Looked at it the following weekend. The ground from the sending unit was poorly attached to the frame. Cleaned up the connection point and BAM. It is still a little bit off but it's less of a guessing game now.
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post #457 of 2579 Old 10-31-2010, 08:07 PM Thread Starter
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I wouldn't want to trust my life to that belt extension. I can just imagine the amount of force applied to it with a bolt that long
Yes, that is certainly a concern. The geometry is changed considerably, that's for sure. But even if the welded nut were to break loose under the tub, the assmebly should still remain attached to the floor. Plus, you have to figure that the pull on the bolt is mostly up and not sideways, so that's putting less stress on the nut welds.

"I give you a republic, if you can keep it." - Benjamin Franklin
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post #458 of 2579 Old 10-31-2010, 08:10 PM
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in a collision the force will be forward. It's your life not mine. I would think one of the longer belt ends like I posted somewhere in this thread would be much safe. You have gone from having all the force in a sandwiched metal situation to having it on the end of a lever...... not good.
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post #459 of 2579 Old 10-31-2010, 09:54 PM
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Quote:
Originally Posted by Ken4444 View Post
I have noticed that my shackle hanger nuts keep working themselves off the bolts. I have lost a couple.
Ken, what kind of nuts are you using? Did you install the Nylock nuts (Bastard Nuts)? They shouldn't work their way off. Or, there is actually an all metal lock nut. Your hardware store should have either in stock. That gives me the creeps knowing that they came off...

If you were Dave I'd say your neighbor was stealing them!

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But the right word at the right time... "Hey, give me a little hug!" That's the difference between lightning and a harmless lightning bug!
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post #460 of 2579 Old 11-06-2010, 11:43 AM Thread Starter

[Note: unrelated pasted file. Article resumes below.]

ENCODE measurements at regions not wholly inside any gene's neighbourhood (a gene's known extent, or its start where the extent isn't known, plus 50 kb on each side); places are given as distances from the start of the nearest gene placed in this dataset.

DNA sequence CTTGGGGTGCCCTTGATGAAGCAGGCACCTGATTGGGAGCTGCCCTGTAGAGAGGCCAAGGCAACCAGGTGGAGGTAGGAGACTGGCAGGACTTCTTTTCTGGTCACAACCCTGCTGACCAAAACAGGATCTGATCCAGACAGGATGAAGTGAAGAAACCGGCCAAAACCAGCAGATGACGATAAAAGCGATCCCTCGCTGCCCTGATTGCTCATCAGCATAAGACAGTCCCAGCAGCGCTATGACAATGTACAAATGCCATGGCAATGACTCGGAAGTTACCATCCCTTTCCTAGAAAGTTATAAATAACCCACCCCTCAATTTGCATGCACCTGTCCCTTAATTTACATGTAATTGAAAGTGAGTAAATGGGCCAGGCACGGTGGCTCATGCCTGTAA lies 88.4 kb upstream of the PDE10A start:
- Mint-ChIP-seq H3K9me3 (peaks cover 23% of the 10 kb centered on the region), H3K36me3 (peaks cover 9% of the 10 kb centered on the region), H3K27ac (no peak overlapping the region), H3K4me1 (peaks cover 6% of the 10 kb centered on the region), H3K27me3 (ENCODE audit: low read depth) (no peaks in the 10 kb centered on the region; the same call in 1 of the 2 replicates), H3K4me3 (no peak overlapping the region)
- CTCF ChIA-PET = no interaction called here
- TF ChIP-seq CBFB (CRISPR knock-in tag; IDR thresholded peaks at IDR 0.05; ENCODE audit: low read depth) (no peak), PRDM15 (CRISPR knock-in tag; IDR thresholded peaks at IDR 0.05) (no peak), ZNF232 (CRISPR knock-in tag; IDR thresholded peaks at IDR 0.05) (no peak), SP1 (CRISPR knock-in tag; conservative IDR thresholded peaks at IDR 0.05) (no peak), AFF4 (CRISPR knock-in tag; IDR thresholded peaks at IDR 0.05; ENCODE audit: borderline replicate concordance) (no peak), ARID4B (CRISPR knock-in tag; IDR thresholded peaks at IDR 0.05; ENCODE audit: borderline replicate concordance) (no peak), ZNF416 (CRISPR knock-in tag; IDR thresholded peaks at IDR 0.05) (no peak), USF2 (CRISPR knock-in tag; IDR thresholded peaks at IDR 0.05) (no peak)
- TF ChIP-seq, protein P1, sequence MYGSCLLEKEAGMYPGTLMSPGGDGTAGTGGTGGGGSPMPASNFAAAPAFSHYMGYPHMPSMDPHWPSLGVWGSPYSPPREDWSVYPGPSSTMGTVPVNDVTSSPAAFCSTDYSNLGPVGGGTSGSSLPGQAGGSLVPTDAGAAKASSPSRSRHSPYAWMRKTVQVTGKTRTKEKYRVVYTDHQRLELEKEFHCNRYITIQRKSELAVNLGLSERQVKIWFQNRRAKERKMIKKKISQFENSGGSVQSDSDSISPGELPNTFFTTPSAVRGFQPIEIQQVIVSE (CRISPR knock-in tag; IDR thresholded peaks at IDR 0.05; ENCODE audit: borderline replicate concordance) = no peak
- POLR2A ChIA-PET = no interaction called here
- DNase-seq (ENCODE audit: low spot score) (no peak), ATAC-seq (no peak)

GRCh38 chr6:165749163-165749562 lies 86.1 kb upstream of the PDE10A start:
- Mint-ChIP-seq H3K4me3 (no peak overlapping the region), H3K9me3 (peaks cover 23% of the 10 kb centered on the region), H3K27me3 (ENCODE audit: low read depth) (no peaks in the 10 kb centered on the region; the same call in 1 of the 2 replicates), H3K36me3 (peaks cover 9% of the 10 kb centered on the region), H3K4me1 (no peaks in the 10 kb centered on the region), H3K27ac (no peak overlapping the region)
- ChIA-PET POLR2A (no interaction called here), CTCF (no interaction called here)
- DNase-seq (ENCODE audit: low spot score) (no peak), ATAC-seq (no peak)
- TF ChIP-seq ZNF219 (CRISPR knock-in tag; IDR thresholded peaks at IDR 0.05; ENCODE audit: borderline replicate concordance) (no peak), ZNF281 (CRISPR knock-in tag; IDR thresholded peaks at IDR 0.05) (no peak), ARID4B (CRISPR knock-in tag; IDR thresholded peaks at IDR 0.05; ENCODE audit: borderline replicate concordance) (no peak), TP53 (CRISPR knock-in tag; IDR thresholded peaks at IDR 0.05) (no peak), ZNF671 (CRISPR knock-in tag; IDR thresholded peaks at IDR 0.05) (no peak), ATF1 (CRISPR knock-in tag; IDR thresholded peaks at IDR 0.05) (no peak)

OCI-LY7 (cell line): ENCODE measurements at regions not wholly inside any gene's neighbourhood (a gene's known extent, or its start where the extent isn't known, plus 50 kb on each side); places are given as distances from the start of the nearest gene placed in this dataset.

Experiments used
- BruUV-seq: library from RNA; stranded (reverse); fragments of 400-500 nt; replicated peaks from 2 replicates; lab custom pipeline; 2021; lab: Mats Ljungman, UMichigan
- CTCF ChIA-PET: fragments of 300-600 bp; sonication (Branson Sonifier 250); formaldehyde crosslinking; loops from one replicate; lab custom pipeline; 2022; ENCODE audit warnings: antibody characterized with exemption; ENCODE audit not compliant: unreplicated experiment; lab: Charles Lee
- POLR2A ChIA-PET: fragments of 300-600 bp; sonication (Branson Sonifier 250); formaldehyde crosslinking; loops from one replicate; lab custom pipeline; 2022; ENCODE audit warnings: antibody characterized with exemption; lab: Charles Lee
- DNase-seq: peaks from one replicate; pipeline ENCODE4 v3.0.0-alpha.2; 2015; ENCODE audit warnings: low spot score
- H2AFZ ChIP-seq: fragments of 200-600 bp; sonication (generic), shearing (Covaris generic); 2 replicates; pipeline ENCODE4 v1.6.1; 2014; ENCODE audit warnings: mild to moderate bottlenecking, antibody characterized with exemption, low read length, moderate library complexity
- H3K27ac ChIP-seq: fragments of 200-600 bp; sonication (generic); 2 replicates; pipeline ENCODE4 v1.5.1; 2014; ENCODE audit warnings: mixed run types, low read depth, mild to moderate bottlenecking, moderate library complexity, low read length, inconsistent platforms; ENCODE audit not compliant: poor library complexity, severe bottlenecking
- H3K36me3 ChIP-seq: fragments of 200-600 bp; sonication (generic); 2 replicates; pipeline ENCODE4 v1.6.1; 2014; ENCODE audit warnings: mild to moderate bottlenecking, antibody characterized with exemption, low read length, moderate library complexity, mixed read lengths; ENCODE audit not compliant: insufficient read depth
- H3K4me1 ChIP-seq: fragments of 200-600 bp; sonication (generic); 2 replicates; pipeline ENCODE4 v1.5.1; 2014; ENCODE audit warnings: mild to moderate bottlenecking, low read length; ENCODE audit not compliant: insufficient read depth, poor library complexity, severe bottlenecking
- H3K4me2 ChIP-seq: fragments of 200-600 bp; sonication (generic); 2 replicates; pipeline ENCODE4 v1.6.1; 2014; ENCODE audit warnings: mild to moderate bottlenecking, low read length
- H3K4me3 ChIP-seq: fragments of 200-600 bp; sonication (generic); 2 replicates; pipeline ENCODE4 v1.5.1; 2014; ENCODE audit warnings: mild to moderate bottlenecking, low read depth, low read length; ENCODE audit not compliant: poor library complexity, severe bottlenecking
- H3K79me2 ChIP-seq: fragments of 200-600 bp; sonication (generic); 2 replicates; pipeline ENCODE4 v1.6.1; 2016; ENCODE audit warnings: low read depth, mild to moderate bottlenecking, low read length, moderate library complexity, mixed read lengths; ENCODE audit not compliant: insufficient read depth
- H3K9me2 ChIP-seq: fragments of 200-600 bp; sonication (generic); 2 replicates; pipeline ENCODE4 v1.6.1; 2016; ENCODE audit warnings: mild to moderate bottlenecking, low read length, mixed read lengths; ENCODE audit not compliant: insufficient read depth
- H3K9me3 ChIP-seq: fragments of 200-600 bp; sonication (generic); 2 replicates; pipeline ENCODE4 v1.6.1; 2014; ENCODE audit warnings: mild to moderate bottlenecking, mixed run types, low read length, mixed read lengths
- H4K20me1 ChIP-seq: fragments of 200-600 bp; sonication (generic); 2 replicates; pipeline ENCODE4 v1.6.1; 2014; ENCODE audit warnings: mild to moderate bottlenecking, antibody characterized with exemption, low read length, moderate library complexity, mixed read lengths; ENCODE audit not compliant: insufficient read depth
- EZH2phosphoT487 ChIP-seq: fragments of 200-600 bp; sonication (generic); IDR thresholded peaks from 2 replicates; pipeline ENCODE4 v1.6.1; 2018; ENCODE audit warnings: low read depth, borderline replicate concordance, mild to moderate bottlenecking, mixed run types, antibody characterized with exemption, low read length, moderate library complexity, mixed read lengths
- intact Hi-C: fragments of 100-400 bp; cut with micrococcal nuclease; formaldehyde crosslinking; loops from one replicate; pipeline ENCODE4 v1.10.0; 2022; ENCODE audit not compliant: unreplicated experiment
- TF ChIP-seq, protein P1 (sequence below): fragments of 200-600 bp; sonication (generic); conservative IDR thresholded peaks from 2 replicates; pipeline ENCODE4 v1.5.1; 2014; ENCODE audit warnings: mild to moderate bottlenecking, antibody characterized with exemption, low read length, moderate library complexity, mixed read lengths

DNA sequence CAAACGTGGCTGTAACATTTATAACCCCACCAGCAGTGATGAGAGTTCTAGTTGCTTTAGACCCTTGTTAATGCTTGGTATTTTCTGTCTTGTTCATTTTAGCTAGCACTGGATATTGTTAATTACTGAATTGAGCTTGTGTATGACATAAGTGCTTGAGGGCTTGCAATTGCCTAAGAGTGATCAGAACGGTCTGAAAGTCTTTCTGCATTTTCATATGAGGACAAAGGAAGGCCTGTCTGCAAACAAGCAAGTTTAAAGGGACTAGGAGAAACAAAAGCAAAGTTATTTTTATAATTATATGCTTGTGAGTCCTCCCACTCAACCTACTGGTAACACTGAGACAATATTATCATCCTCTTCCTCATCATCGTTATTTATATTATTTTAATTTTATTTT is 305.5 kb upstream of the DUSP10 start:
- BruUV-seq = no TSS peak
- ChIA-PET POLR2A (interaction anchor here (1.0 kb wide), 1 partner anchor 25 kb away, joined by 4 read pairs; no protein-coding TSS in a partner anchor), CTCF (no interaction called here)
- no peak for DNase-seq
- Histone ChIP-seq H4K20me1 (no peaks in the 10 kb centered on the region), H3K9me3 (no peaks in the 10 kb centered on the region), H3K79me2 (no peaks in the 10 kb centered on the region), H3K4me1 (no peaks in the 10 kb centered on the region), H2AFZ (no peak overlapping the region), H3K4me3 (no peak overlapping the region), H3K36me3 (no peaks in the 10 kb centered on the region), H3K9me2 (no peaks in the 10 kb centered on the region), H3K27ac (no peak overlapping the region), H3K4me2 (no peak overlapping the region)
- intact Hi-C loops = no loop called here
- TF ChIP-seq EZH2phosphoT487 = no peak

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Brake light switch replacement

After having my brake lights get stuck "on" on several occasions, it was time to replace the brake light switch.

This project was a bi*(h because getting to the switch is a very, very difficult.

Here, you see the old and new switches. They're 99% identical. The new one came with two cheap pressed nuts:



To get better access to the switch, you need to disconnect 3 wiring harnesses that are snaped in to connectors on the steering column.

Here you see where the switch goes. There are two holes. The switch is installed in the TOP hole, indicated with the "Yes" in the photo. The switch does not go in the lower hole, marked as "No" in the photo:



It was tough enough to get the old switch out. If I hadn't been able to put my feet up on the workbench, I'd never have been able to get in a position to work on this. I would have had to remove the dash and steering column. My back will never be the same.

I ended up trying to unscrew to the old switch but after 2 or 3 turns I couldn't get it out. I couldn't get a socket on it and there wasn't really much room for a wrench anyhow. There was no way I could get Channel Locks or any pliers up there. Finally, I just pushed really hard on the switch and it popped out. When it popped out, it also blew up into 3 pieces. Mission accomplished, half way.

In the small (upper) hole, the switch in my CJ was installed in a small round sleeve. To install the new switch, I tried to screw the new switch back into the hole where the old one was. NO luck. I lubed it with diaelectric grease and then with some WD-40. No good. I worked on this for 30 minutes with no luck, trying various tools and objects to get the switch to screw in.

Finally, I ended up crimping and removing this sleeve. That allowed me to install the new switch without screwing it in.

I then used the nuts that came with the new switch to hold it in place.

In retrospect, you could probably stick the switch into the sleeve, and then cram that back into the hole. That's probably how it was assembled at the factory.

Here's the small metal sleeve:





I'm glad to have this done. I hope it holds in there OK.

"I give you a republic, if you can keep it." - Benjamin Franklin